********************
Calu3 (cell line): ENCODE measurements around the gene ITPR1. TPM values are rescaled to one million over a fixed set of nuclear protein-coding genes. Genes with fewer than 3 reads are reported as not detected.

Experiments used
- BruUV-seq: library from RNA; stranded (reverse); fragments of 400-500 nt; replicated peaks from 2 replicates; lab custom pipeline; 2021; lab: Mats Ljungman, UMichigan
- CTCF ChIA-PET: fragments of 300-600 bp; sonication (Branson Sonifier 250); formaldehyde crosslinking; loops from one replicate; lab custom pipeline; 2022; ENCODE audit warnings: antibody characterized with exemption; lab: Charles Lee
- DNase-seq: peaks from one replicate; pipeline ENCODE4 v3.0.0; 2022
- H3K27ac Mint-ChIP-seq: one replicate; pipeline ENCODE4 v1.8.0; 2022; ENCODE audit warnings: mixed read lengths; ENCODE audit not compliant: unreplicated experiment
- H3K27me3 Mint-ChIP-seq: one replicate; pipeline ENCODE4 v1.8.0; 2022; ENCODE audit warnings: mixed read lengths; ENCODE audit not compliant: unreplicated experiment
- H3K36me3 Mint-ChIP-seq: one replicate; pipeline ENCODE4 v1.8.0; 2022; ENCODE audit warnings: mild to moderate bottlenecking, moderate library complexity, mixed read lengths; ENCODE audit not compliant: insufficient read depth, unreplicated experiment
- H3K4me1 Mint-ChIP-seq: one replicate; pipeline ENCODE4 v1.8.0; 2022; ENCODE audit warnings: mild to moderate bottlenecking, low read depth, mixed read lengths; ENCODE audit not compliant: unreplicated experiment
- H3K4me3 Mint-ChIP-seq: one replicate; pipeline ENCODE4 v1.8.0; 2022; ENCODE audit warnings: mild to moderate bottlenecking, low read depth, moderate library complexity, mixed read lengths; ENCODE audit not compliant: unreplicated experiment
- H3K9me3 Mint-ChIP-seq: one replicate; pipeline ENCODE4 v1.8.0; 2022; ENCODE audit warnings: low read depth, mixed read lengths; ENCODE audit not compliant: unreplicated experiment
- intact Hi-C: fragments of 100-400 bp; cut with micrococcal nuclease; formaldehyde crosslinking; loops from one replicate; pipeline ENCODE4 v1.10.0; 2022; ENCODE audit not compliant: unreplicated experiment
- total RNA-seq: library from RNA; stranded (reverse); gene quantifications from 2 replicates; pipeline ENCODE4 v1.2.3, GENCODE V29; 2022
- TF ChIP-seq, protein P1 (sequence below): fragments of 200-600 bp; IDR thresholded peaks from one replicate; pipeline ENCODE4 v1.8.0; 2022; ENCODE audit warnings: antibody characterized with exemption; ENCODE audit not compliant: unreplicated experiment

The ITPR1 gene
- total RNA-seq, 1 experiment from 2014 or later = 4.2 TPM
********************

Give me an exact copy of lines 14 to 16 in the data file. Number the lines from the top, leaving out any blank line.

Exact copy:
- TF ChIP-seq, protein P1 (sequence below): fragments of 200-600 bp; IDR thresholded peaks from one replicate; pipeline ENCODE4 v1.8.0; 2022; ENCODE audit warnings: antibody characterized with exemption; ENCODE audit not compliant: unreplicated experiment

The ITPR1 gene
- total RNA-seq, 1 experiment from 2014 or later = 4.2 TPM